Actually constructing MaMBA on the Moon or Mars is something that will not happen soon. For now, MaMBA will serve scientists to explore the possibilities of working inside the mock-up lab, to test if this kind of design is suitable for working conditions. After that, engineering challenges are going to be tackled.
The MaMBA habitat is also supposed to be used first in a lunar simulation, since travelling to the Moon is the more feasible first step. If the habitat proves to be suitable for the Moon, there is a higher possibility that it would work on Mars. After all, the Red Planet has more favorable conditions: less cosmic radiation, higher atmospheric pressure, regolith that is more similar to particles on Earth, and similar night and day cycles.
First succesful simulations
So far scientists have conducted the first two weeks of simulations with two teams. During that time, their movements and interactions were monitored via cameras. Their pulse was also recorded with wristbands.
The trial simulation focused on scientists exploring ideas and conducting research while having to consider each other's working environment. The data collected enables researchers to analyze where the participants spent most of their time, what they were doing and how they interacted with each other.
The participants also gave interviews to provide insights into what needs to be changed and improved, and how the participants felt during their working hours.
A real Mars habitat will have to be fully self-sustainable before humans can be sent there on long space missions, meaning it would also have to constructed by robots first. It would then have to be proven to be functional prior to the arrival of humans.
This means that there has to be a solution for a central issue in space travel: the production of food, oxygen, fuel and power.
A possible solution provided by ZARM is a bioregenerative life-support systems containing cyanobacteria, which would be integrated into the walls of the MaMBA habitat. Kinkeldey explained that these cyanobacteria are able to survive on Mars by processing the regolith, atmospheric gases and water extracted from the ice found on Mars.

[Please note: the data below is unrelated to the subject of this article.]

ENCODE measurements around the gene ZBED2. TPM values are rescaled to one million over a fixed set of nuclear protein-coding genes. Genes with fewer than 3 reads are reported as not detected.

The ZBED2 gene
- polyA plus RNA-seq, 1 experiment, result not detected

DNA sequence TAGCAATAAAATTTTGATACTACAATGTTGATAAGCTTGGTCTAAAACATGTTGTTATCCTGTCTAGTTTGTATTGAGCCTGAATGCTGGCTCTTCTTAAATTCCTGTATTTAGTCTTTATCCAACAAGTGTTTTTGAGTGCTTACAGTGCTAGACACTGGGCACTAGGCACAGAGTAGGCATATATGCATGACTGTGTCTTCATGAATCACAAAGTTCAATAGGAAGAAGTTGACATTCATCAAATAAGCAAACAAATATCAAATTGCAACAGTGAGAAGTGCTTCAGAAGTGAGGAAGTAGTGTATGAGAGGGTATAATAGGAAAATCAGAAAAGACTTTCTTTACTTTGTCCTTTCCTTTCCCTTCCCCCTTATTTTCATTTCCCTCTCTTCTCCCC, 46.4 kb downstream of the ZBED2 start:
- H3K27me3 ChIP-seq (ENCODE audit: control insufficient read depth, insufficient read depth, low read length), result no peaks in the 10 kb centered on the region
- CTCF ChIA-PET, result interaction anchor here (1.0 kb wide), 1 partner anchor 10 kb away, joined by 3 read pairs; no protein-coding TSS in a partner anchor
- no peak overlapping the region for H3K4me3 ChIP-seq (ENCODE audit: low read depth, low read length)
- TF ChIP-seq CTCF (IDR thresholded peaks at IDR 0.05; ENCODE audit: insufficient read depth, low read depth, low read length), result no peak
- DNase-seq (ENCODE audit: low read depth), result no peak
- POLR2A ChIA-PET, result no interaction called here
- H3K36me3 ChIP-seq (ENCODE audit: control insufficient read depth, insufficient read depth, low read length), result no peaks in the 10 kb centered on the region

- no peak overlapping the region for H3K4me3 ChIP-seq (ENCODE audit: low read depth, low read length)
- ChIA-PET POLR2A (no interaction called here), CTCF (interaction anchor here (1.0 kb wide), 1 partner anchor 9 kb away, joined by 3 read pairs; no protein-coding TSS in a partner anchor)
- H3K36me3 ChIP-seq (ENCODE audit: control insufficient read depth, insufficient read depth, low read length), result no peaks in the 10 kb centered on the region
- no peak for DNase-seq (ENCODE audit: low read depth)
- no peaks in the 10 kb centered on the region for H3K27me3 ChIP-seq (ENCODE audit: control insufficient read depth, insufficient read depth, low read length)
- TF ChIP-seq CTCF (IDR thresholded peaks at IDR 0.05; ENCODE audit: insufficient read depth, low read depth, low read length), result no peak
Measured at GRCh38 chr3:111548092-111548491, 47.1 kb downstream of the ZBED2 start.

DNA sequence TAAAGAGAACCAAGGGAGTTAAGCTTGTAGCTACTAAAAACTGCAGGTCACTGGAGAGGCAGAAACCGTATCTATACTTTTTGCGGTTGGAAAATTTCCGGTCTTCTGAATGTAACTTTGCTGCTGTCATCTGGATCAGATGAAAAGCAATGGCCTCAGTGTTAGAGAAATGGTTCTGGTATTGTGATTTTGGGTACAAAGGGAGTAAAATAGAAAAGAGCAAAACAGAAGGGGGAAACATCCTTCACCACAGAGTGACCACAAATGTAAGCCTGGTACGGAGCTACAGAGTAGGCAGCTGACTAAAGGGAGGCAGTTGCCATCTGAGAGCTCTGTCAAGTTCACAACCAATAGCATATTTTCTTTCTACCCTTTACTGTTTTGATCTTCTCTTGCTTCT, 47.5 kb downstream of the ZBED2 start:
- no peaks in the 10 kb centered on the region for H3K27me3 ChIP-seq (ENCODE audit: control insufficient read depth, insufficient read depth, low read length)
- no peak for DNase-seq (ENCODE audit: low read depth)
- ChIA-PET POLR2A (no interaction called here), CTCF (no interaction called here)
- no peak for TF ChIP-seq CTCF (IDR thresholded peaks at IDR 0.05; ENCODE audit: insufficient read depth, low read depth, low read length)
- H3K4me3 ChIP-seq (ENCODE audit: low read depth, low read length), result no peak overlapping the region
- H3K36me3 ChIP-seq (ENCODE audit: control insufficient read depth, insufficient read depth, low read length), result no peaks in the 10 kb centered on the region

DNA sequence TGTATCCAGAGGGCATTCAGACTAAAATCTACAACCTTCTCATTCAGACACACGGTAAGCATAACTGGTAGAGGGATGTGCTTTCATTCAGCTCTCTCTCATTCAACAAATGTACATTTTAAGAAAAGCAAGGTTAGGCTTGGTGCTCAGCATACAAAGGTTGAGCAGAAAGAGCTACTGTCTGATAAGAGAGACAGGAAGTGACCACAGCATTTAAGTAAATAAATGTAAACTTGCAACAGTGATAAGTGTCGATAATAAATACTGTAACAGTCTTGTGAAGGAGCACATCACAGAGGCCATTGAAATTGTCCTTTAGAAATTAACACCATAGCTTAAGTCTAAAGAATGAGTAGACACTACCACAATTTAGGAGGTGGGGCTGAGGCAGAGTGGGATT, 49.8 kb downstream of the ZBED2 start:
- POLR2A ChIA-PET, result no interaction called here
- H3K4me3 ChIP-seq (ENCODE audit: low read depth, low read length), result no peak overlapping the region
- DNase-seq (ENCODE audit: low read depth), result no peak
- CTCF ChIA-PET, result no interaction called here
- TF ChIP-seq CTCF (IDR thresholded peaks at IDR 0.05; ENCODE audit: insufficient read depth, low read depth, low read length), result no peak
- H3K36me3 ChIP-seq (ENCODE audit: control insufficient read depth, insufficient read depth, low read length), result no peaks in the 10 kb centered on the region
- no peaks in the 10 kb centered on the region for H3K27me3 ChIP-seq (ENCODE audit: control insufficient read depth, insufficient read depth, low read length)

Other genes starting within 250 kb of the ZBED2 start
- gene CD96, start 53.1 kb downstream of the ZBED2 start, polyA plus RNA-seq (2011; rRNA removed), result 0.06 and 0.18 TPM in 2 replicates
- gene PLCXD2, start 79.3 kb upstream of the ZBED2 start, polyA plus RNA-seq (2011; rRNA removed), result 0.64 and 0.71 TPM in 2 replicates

These organisms are capable of producing materials for food, medication, oxygen and fuel, which would be used for power systems. They would also serve as another shield against cosmic radiation.
One of the participants in the two-week long simulation, astrobiologist Cyprien Verseux, has set up a Laboratory of Applied Space Microbiology (LASM) at the ZARM. There, he conducts extensive research on these bacteria, which are crucial to succesful long-term space travel.
So, when are we going?
Since the beginning of space exploration in the 1950s, scientist have been talking and dreaming about going to Mars. One of the crucial reasons for such interest is the possibility of finding signs of life there.
Some enthusiasts argue that settling Mars could also ensure the survival of humanity, since it would enable humans to escape from Earth. Mars is the most attractive option for setting up a human habitat, since it is the only potentially habitable planet in our solar system that has an atmosphere (even though it is only a fraction of the Earth's). Others dismiss the idea, saying that protecting our own planet is a much more reasonable and logic proposal.
Mars, after all, is considered a hostile, dead planet: It has heavy dust storm seasons, lacks useful resources, experiences strong cosmic radiation, and extreme weather conditions sometimes reach temperatures of −153 °C, which is colder than Antarctica. All of these factors prevent humans from going and staying there easily.
Another factor is that any trip to Mars would most likely be one-way journey. A spaceship that would theoretically be able to propel humans from the surface of Mars back to an orbiter or to Earth would need to be as heavy as a Soyuz or Ariane rocket. It would be almost impossible to land such a huge space ship, loaded with fuel, safely on the planet's surface. That psysical limitation, due to Mars' gravity, does not apply to our Moon, as the Apollo missions have shown.
Previous robotic observation missions of the Red Planet, like ExoMars, NASA's Mars rovers and numerous orbiters have managed to cover just 3% of the planet's surface in great detail. Exactly what is happening on the rest of the planet's surface remains a mystery. Even more important: Nobody knows what is going on deep inside the regolith.
Every year, space agencies make new promises and present new plans for human missions to Mars. Two years ago, NASA presented a detailed plan to reach Mars by 2033. Elon Musk of SpaceX is even more ambitious. He announced a human mission to Mars for 2024.
But when will we go to the Mars and achieve the dream that has been a subject of so many movies, books, comics, and art?
Kinkeldey told DW that, even though everyone has a particular date in mind for humans reaching Mars, it is still impossible to give any accurate prognosis at the moment.
But building a functioning habitat like MaMBA allows many to hope that it will be sooner rather than later.